Editor's comment

Our survey into college transport - in conjunction with the Learning and Skills Network - raises a problem which will be all too familiar to lecturers in rural colleges as well as their students.

If you live in the countryside, the ability to travel is rapidly becoming a luxury to be enjoyed only by the affluent.

It may not be immediately apparent from the back seat of a ministerial car, or the air-conditioned offices of quangoland, but our rural economy is being gently strangled by what a visitor from another planet could be forgiven for thinking is a government policy drive against the free movement of people.

The evidence is all around. From our almost non-existent rural bus network, to our unreliable and increasingly expensive trains, to the cost of petrol (for which we must pay the Treasury a breathtaking pound;3 in tax for every Pounds 1 worth of fuel we buy).

If you live in the countryside and your place of work or study is more than walking distance from your front door, you are, at best, a forgotten citizen whose needs have been de-prioritised, or, at worst, an evil polluter of the atmosphere who must be punished for going about your daily business by road.

As the survey shows, it is the less well-off who suffer first when the state washes its hands of the problem of how to get its citizens from A to B.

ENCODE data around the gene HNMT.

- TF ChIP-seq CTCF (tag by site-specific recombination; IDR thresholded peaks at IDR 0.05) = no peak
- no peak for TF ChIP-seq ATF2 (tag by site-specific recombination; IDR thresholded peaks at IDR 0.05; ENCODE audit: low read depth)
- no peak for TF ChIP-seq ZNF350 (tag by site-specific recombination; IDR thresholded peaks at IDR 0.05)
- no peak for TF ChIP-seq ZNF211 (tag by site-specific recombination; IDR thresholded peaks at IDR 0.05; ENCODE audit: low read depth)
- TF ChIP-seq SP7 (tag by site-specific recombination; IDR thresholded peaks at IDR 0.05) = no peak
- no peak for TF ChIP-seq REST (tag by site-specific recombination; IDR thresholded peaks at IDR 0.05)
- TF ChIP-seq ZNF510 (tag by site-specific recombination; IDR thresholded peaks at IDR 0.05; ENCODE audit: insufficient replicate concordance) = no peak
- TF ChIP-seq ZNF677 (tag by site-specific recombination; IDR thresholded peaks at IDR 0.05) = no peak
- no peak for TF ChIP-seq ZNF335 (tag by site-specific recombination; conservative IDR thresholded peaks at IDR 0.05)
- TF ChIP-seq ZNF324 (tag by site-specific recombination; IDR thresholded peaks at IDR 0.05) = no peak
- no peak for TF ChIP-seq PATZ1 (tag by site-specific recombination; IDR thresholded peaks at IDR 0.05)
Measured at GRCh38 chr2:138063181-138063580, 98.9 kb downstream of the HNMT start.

But it is the economy which will suffer second.

Teenagers from low-income households have been encouraged to stay in college by education maintenance allowances, only to find that the Department for Education and Skills expects them to dip into this benefit to pay for their travel to college.

The fear is that many will drop out of education at 16 - the last thing our economy needs.

As our story explains, local authorities are being blamed by colleges for reducing transport subsidies to colleges.

No doubt there are town hall officials who would point out that further education has had plenty of time, since it left local authority control in 1993, to see this problem coming.

There is little point, though, in buck-passing between colleges and local government. College transport is patchy around the country. The only connecting influence which can make a difference is ministers, who need to spend a little more time in that other England - the one that isn't (yet) covered in concrete.

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